New country, New challenge, New experience
Name: Lasha Mikadze
Programme: MSc in Business at campus Bergen
Adapting to a new country - not the easiest mission
Norway and Georgia have some similarities. However, living in these two countries offered different opportunities and experiences.
I am Lasha from Georgia, and I completed my bachelor’s degree in finance at International Black Sea University. After graduating with my bachelor’s degree, I decided to test my capabilities in the education field. Becoming a certified trainer and getting the position of assistant to the dean at the university were the first steps towards a new realization: my dream was to study in a different country for a period longer than just one semester. Therefore, I strongly decided to take my master’s abroad.
After researching universities all over the world, I identified several (8-10) universities from different countries (Italy, Spain, England, Norway, USA, etc.) which were suitable. All those universities sent an acceptance letter to me and 6 even offered a scholarship.
In the decision-making process, Norway came out on the top of my list. Nature, people, views, snow, quiet and calm places – these aspects are the ideal combination for me. Also, a friend of mine advised me to opt for BI Norwegian Business School. After taking a dive deeply in the achievements of the school, I decided to study at BI due to its advantages, such as Triple accreditation, ranking number of the Financial Times, its status in Norway, the master’s program itself and the course content.
Life is not the same as it was before pandemic
I had never been to Norway before. However, I am sure that life before Covid-19 was totally different. There were many challenges (visa restrictions, weather, etc.), and pandemic, lock downs and other restrictions created a complicated adaptation period. I arrived in Norway in the middle of the semester and the first time I entered the campus was one month after my arrival in a new country. Due to the pandemic, everyone was afraid to talk to the new people. However, new friends and the university staff members helped me adapt smoothly to the new country.
Weather is very important aspect in a new country that can influence people’s mood. It was one of the barriers for me in Norway. I love the sunny days I am used to in my home country. Experiencing and adapting to cloudy days and weeks without seeing the sun at all, can cause some difficulties.
However, Scandinavia has outstanding nature. Snowy Norway (especially Bergen) with its mountains, fjords and nature is a jaw-dropping place to experience at least once in your lifetime. Before going to Nordic countries, you should prepare yourself and realize that the weather can have an impact on your mood and motivation. Therefore, you shouldn’t be afraid, but acclimating could take some time and it is quite normal.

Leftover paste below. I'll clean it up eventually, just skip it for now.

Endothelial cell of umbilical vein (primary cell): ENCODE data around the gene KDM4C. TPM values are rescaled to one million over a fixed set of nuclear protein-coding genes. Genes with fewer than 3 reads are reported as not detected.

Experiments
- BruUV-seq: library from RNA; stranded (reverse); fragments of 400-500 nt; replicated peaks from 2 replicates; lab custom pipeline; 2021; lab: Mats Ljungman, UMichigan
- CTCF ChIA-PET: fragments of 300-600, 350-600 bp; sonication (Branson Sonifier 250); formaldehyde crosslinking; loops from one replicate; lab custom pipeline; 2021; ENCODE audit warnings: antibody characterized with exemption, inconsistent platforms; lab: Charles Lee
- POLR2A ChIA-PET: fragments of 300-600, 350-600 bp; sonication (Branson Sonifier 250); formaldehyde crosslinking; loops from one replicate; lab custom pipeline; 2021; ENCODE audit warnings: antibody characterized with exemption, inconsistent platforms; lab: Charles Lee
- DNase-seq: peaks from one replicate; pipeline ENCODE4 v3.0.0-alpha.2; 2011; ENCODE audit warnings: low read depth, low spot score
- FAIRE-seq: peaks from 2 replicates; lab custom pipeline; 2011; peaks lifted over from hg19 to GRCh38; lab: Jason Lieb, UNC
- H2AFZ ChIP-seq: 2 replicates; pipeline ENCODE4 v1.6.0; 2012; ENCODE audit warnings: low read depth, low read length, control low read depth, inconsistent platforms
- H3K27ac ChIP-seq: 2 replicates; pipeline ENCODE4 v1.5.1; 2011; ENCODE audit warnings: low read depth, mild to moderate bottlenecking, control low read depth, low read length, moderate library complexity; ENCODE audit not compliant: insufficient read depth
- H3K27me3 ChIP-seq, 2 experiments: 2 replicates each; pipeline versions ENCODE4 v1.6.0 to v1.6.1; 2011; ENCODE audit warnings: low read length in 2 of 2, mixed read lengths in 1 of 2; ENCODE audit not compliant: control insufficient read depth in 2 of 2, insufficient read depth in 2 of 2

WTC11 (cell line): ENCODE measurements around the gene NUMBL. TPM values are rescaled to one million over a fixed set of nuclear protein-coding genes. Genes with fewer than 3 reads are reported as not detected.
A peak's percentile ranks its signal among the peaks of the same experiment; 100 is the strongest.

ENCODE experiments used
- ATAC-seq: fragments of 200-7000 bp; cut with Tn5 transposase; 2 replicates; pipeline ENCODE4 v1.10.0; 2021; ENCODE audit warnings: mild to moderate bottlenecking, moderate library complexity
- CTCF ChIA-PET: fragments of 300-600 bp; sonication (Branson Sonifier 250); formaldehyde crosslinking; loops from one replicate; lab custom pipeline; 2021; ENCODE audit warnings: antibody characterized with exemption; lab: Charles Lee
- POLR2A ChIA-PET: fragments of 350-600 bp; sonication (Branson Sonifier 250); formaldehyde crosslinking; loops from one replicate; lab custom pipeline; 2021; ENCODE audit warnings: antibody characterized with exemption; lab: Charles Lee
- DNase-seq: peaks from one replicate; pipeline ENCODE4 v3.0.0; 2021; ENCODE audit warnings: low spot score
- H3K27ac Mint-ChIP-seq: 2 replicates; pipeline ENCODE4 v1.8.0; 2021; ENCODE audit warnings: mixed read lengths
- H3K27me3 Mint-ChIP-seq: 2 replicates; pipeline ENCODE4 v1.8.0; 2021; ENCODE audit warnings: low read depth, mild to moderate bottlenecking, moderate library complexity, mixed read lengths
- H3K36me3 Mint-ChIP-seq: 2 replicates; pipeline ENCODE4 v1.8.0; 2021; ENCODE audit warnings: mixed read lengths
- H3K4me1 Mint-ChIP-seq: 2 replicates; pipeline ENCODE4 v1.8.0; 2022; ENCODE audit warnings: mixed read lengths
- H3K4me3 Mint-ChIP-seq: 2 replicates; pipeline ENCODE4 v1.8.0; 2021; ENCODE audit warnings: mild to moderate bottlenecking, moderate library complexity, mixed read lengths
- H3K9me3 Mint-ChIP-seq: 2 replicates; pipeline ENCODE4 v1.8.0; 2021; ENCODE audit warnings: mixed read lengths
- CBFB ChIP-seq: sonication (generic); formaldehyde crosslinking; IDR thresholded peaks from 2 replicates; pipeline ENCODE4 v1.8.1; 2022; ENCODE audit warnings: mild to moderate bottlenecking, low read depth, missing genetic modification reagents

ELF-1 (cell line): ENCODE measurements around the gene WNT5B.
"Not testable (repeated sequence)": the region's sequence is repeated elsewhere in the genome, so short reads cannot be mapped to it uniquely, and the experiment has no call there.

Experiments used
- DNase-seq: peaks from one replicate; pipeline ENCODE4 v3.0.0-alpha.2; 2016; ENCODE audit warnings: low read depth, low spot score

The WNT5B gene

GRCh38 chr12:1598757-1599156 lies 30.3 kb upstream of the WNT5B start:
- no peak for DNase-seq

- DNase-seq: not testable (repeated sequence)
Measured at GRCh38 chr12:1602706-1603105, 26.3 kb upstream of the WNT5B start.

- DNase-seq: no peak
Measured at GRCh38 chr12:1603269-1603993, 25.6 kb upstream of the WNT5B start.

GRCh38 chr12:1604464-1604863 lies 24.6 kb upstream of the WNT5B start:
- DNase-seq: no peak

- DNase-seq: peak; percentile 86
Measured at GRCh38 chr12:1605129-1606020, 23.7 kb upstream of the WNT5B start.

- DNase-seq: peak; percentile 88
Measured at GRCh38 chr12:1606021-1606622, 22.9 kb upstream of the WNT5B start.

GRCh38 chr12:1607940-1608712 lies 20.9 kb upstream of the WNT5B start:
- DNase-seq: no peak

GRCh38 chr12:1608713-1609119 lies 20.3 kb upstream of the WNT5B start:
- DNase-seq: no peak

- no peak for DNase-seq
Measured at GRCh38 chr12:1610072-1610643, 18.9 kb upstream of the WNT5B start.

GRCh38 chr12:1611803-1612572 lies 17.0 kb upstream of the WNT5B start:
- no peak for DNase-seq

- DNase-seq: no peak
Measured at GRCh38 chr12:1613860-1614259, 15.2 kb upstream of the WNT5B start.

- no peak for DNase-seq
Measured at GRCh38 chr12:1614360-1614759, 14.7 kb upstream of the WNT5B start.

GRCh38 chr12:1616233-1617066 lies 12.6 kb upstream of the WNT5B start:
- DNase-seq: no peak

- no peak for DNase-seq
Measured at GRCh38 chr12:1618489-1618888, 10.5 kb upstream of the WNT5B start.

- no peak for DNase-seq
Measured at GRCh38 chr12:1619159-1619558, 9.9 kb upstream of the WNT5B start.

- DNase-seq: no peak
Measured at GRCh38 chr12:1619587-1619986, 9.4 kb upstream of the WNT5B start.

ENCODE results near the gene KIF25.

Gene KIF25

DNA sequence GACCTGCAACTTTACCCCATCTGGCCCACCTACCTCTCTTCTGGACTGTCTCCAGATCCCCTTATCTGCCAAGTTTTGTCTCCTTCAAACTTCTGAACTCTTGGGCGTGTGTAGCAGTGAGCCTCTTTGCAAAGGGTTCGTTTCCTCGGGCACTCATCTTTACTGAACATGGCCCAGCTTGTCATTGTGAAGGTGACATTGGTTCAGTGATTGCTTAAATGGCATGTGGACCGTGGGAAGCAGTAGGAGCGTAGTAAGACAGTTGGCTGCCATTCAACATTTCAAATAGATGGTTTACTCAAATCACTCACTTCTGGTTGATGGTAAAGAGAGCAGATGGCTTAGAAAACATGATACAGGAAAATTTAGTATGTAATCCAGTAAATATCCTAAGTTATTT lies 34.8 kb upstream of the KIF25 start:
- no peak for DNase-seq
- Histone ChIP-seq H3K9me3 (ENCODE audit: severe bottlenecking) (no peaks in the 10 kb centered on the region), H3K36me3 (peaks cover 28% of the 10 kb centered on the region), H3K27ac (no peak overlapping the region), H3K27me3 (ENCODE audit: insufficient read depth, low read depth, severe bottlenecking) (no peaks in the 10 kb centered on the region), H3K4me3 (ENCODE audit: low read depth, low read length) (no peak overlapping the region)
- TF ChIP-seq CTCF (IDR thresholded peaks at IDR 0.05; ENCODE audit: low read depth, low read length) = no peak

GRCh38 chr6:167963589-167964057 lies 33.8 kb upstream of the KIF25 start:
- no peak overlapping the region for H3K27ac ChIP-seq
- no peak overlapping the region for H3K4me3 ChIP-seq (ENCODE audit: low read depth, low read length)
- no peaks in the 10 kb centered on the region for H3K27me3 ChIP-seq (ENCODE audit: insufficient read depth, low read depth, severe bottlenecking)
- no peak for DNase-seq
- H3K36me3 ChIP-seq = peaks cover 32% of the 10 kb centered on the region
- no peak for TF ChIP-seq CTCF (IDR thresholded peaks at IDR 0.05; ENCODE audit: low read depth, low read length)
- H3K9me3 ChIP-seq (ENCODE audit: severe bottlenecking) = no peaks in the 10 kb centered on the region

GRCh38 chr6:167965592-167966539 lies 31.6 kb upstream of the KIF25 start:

English-speaking country and Norwegian people
One of the best things that surprised me was the English level in Norway. I had no idea that everyone in the country could speak such good English. I had never been to a non-English speaking country where people’s English level is so high. Sometimes you can forget that their official language is not English (it is Norwegian). You can find everything in the English such as signs, adverts, maps, and transportation schedules, etc. Therefore, the adaptation process is simplified.
Norwegian people are perceived as closed-off people. However, I do not agree with this statement. I did not experience such difficulties and feel that Norwegians are very open and friendly once you get to know them. Don’t expect to have small talk with strangers on the bus, in a shop, or in other public places. However, once you break the ice, you will notice how open Norwegians are.
I love stories with happy endings. Every important date, accomplishments, and success should be celebrated and finishing my master’s studies is no exception.
I travelled from Georgia to Norway to attend my Graduation Ceremony. Many friends asked me: “Why are you going to Norway for your graduation? Just for one day?”
“Are you planning to take days off from work just to go to one event?”
“Do you want to travel for several hours just for graduation?”
My answer to all these questions was, “yes, of course”.
Getting a master’s degree does not happen every day in your life and especially earning a Norwegian master’s degree. It takes two years of dedication and hard work, which you definitely want to celebrate when it’s completed. Graduation day was the collection of good memories and recalling different valuable moments of my life in Norway.
Do I regret traveling for one day just to attend one event, my Graduation Ceremony?
No (r) way.